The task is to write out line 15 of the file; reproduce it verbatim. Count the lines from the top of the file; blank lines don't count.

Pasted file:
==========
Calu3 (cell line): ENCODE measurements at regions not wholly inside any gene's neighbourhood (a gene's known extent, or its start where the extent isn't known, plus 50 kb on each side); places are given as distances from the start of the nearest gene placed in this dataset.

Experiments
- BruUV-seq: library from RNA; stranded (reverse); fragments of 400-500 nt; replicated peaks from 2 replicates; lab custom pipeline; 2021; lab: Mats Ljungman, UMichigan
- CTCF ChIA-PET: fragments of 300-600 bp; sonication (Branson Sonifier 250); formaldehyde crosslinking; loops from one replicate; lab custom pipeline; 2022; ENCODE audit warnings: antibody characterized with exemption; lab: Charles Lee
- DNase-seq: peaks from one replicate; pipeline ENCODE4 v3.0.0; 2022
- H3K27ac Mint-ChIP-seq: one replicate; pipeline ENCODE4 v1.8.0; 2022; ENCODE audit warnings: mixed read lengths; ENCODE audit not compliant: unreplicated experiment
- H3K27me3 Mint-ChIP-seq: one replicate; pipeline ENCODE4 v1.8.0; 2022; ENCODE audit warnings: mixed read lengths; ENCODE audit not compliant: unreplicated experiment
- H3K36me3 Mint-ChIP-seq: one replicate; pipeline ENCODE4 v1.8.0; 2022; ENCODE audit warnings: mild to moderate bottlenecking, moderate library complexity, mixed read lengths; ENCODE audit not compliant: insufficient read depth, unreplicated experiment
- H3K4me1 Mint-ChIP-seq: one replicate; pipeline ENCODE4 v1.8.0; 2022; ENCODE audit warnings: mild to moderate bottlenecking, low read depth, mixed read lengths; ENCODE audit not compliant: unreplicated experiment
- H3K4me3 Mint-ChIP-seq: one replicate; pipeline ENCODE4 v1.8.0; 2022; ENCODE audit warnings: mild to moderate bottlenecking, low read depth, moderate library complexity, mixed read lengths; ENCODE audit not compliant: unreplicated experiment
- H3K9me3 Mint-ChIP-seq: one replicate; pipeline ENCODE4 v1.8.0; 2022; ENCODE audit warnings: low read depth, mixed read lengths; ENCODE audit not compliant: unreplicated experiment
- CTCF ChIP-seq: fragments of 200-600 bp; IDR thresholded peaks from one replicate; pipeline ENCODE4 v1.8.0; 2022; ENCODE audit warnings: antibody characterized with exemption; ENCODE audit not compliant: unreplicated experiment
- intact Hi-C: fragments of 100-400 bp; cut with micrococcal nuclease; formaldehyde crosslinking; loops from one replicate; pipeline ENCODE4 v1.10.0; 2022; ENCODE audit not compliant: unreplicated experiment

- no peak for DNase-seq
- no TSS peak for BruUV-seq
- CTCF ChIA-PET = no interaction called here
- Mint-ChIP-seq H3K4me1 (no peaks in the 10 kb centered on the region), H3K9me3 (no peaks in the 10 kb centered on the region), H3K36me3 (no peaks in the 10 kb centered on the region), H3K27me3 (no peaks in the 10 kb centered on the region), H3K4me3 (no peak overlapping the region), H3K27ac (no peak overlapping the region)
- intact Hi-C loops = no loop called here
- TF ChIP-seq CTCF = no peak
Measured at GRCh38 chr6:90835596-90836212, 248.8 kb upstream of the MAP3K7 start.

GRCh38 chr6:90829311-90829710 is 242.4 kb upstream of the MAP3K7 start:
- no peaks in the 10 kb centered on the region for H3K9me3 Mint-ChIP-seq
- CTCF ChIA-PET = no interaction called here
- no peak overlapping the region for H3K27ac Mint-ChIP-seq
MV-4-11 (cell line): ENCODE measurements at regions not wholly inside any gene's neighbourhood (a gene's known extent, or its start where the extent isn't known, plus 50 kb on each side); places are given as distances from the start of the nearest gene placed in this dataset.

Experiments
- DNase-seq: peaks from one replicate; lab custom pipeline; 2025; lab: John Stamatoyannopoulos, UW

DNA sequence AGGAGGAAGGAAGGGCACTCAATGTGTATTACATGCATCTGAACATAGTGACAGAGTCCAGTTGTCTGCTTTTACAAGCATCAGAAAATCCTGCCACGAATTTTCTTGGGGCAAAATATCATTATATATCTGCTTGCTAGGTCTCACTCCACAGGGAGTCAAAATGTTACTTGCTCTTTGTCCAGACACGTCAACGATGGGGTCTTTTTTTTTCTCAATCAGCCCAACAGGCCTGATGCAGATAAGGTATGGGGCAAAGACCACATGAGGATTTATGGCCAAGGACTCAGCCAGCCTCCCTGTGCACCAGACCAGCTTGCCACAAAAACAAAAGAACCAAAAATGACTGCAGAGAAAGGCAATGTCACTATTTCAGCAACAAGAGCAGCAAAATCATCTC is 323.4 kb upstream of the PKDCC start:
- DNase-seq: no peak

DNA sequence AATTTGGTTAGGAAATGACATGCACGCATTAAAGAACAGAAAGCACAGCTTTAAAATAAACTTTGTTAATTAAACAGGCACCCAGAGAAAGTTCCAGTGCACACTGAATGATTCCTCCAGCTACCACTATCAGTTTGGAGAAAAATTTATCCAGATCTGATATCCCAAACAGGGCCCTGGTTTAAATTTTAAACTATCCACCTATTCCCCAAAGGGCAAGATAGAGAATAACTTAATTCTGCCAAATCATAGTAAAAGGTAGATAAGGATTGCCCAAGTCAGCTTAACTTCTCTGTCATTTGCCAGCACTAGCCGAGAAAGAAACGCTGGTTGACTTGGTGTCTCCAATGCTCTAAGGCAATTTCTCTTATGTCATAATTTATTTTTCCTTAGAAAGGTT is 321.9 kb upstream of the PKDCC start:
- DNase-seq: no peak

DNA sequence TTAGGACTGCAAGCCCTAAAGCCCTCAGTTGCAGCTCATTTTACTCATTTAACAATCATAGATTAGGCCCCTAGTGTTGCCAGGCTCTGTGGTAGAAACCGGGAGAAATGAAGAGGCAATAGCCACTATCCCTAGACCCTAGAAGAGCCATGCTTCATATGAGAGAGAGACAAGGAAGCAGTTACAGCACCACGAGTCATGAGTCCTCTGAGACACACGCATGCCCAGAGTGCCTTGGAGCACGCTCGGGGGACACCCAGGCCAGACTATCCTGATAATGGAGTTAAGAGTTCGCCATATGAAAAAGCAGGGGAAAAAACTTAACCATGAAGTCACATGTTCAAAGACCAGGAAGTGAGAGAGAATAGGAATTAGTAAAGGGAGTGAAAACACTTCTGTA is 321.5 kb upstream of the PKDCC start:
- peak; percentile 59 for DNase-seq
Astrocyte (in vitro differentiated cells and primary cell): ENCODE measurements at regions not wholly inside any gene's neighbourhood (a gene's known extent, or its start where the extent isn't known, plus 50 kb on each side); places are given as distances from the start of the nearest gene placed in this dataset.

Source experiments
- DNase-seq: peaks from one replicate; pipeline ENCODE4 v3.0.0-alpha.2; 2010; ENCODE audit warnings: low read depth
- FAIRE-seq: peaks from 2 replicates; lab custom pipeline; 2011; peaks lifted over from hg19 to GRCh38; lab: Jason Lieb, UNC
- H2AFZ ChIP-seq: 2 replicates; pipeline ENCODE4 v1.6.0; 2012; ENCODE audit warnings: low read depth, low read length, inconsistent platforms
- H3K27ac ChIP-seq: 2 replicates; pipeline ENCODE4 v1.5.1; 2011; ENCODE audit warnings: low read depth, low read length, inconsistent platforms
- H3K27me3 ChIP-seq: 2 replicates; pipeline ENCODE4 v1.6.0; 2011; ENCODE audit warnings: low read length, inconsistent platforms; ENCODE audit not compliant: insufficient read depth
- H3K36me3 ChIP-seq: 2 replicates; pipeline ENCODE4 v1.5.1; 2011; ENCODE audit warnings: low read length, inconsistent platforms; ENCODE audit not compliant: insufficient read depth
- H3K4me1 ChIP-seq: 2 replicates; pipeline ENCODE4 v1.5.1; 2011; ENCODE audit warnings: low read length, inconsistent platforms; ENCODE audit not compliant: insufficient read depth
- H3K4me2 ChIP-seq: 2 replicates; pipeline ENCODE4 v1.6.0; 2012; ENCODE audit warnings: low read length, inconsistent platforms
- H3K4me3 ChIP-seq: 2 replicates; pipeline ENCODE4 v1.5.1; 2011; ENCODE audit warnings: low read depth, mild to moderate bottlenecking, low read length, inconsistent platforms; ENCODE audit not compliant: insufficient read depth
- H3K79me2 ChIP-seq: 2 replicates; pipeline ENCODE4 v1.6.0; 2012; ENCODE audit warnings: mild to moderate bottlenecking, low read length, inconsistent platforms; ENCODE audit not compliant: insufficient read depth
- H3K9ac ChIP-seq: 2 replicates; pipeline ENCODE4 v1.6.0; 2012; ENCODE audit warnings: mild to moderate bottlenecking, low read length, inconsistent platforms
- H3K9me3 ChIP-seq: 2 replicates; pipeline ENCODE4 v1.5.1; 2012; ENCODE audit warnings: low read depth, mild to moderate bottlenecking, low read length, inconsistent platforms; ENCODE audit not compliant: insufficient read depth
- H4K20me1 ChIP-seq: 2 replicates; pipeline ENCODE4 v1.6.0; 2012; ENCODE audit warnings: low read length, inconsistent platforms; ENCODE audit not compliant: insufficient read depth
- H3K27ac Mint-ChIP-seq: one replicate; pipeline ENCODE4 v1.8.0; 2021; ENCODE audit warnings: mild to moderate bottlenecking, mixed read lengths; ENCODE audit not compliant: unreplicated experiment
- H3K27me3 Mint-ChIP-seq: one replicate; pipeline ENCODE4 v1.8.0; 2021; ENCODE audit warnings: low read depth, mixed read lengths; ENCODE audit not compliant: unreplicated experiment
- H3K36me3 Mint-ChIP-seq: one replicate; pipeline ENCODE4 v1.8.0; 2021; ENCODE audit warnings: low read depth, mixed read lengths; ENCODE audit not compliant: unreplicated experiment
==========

- no TSS peak for BruUV-seq